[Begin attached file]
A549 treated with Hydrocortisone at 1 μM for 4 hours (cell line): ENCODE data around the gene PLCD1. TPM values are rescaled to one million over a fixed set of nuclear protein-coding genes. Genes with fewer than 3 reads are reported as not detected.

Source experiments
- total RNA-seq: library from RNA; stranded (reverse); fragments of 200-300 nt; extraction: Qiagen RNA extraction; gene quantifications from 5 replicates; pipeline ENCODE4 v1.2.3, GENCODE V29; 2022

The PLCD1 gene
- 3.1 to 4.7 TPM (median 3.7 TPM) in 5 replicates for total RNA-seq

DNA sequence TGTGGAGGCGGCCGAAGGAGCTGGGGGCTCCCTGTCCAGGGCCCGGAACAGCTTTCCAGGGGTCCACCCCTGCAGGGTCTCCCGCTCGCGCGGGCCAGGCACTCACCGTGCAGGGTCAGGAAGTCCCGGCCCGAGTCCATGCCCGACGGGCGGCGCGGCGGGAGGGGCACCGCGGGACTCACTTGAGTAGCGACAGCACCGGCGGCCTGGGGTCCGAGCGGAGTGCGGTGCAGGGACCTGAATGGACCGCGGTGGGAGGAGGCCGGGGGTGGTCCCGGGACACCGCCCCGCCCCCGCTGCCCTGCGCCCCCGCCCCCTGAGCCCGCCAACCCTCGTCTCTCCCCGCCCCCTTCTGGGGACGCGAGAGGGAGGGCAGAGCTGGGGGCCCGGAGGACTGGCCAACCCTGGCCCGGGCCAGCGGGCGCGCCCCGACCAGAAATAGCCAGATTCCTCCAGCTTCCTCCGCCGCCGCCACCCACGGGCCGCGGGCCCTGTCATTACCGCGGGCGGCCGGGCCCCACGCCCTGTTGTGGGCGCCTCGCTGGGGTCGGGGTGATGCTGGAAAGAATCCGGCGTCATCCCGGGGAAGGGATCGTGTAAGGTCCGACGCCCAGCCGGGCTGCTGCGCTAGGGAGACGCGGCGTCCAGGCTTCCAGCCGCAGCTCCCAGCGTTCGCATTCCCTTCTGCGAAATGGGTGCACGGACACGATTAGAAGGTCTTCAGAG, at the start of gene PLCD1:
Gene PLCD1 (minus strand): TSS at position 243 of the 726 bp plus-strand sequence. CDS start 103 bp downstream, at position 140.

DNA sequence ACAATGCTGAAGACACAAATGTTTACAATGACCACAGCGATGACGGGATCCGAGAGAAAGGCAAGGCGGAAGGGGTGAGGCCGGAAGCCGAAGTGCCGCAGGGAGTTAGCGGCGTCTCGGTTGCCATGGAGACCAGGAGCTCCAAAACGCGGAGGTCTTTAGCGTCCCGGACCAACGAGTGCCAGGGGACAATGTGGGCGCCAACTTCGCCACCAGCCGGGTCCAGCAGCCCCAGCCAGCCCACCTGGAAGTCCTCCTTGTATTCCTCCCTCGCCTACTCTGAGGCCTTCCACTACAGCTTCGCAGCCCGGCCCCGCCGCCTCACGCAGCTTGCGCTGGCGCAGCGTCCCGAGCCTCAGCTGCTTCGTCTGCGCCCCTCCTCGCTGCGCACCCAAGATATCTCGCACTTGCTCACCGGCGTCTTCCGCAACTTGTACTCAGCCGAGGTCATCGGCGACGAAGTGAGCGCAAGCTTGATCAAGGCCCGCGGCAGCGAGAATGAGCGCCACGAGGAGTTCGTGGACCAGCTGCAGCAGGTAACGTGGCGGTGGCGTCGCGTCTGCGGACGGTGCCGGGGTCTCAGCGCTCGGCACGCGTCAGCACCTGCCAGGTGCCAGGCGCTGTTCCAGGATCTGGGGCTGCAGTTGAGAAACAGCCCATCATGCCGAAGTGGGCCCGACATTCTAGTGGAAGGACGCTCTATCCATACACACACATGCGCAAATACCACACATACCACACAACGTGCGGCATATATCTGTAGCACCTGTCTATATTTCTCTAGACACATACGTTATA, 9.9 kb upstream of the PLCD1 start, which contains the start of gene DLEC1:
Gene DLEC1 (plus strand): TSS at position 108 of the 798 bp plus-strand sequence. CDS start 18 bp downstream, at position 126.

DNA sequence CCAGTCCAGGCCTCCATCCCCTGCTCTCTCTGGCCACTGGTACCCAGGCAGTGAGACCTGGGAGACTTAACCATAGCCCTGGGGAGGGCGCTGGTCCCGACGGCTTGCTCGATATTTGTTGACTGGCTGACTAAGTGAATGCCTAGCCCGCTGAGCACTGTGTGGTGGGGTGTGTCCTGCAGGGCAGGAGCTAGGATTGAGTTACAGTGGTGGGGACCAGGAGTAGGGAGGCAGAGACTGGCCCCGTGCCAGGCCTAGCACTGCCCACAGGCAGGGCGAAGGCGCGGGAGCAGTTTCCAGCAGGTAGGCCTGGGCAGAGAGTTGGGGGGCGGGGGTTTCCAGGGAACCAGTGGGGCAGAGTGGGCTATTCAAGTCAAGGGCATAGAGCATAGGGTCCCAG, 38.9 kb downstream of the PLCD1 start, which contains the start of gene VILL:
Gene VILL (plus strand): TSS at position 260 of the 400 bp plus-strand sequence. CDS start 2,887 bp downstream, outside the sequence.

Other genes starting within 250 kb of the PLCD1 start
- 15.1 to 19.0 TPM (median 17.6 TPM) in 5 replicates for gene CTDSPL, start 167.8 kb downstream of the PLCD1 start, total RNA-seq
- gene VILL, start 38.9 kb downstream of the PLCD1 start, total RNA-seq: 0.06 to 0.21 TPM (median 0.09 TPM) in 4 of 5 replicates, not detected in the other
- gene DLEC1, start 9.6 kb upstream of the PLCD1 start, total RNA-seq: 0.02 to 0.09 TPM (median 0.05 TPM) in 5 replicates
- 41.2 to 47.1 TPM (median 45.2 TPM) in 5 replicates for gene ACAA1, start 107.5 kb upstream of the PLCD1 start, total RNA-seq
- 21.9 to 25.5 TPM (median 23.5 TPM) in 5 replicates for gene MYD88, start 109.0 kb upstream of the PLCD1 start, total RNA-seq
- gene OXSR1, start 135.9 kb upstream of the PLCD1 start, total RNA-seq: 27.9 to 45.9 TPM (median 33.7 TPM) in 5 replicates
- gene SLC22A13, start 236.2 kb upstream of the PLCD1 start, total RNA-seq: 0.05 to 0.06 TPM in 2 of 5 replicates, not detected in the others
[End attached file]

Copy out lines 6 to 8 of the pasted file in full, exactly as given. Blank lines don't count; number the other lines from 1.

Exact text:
DNA sequence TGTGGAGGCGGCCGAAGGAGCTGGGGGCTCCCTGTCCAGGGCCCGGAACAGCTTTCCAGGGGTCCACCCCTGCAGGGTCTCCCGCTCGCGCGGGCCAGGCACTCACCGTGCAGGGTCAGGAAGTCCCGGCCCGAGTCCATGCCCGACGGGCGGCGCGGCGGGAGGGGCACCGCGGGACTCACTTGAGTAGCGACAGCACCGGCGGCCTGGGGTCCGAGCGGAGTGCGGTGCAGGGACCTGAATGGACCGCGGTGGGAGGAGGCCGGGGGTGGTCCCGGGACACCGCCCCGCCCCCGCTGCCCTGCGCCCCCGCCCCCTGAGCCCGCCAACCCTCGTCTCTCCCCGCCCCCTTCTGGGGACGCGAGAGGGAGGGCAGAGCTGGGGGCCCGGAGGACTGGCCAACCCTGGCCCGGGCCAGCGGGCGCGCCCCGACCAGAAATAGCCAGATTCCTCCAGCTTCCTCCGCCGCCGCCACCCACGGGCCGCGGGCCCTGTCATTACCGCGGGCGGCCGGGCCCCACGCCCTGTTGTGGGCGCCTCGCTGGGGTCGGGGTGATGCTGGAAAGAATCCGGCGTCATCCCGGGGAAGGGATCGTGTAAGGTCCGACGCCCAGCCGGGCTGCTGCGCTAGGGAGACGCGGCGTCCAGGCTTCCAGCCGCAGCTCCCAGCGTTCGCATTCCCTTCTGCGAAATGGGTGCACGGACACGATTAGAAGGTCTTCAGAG, at the start of gene PLCD1:
Gene PLCD1 (minus strand): TSS at position 243 of the 726 bp plus-strand sequence. CDS start 103 bp downstream, at position 140.

DNA sequence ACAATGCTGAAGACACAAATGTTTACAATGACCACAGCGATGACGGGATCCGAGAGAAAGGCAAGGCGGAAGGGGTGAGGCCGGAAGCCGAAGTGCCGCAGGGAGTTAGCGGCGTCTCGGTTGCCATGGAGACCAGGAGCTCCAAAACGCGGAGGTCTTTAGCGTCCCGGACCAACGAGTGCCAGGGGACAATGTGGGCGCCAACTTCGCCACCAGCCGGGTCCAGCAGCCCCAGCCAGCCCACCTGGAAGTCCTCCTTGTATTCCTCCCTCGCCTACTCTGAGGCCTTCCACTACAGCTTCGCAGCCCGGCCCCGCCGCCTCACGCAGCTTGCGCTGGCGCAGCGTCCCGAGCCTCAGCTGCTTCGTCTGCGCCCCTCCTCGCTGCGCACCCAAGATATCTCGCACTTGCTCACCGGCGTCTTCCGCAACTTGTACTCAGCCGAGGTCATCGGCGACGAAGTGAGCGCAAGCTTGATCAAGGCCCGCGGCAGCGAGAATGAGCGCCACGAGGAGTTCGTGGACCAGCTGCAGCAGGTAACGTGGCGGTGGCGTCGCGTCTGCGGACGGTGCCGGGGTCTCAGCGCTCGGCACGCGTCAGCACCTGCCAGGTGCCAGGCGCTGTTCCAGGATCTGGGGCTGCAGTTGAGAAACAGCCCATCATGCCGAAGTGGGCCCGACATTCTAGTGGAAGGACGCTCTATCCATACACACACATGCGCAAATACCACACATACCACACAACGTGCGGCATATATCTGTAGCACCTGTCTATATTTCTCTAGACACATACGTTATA, 9.9 kb upstream of the PLCD1 start, which contains the start of gene DLEC1: